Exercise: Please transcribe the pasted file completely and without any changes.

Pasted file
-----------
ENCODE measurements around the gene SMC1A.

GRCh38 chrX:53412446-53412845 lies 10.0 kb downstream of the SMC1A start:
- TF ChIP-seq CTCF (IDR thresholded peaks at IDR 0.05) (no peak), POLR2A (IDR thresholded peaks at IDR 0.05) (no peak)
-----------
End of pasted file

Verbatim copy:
ENCODE measurements around the gene SMC1A.

GRCh38 chrX:53412446-53412845 lies 10.0 kb downstream of the SMC1A start:
- TF ChIP-seq CTCF (IDR thresholded peaks at IDR 0.05) (no peak), POLR2A (IDR thresholded peaks at IDR 0.05) (no peak)